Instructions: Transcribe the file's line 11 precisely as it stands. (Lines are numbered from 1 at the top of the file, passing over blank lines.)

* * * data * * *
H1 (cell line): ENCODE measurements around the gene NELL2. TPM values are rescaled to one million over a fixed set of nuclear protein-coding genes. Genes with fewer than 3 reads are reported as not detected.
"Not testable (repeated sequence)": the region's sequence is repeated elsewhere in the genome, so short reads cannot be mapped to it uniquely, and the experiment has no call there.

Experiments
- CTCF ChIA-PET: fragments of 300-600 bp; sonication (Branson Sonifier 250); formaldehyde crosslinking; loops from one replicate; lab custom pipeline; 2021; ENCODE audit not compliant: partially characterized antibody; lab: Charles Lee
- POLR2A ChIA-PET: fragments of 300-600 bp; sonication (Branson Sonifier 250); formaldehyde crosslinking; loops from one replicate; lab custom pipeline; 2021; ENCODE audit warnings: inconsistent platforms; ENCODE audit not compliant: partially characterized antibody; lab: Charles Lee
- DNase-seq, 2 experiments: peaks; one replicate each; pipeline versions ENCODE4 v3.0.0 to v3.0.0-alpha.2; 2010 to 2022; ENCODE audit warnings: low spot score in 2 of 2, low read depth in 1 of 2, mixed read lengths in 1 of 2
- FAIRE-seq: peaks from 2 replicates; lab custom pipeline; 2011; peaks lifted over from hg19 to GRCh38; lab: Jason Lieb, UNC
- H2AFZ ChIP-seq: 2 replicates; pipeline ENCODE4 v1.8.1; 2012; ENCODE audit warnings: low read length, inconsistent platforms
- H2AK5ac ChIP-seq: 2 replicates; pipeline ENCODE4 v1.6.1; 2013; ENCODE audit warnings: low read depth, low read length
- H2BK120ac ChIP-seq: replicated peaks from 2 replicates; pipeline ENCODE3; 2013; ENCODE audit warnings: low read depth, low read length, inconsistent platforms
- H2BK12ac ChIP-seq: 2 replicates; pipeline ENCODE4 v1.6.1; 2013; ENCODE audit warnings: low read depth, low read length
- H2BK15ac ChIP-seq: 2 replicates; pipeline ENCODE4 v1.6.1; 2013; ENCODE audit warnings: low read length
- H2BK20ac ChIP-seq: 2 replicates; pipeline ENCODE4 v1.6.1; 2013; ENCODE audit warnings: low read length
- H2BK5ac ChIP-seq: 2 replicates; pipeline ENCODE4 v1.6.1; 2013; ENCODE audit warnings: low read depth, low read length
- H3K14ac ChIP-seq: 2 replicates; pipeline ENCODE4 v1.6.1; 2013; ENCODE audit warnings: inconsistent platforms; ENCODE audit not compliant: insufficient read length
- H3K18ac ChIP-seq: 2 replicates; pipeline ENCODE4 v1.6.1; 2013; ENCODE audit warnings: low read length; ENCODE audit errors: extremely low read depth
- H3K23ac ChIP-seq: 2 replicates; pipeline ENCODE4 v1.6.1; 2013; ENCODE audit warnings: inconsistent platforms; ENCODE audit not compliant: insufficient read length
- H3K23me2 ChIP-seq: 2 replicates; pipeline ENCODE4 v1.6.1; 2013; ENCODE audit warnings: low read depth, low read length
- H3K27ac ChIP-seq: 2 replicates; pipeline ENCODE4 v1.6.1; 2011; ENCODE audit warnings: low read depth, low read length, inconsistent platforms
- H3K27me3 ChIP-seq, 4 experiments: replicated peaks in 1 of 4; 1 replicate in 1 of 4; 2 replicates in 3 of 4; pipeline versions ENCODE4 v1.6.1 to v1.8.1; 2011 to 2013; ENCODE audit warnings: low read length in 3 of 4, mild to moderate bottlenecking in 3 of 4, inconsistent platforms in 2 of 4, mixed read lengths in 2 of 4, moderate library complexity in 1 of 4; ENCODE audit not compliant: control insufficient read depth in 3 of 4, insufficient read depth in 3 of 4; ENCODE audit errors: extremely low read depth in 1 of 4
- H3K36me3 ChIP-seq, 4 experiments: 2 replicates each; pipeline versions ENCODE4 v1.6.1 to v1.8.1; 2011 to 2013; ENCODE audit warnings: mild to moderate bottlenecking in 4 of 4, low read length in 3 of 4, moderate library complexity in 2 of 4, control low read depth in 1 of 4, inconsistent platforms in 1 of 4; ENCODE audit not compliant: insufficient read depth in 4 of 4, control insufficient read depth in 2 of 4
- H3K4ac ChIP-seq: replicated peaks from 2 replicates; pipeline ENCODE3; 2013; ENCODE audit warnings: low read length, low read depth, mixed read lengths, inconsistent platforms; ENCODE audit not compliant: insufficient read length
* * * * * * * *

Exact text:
- H2BK12ac ChIP-seq: 2 replicates; pipeline ENCODE4 v1.6.1; 2013; ENCODE audit warnings: low read depth, low read length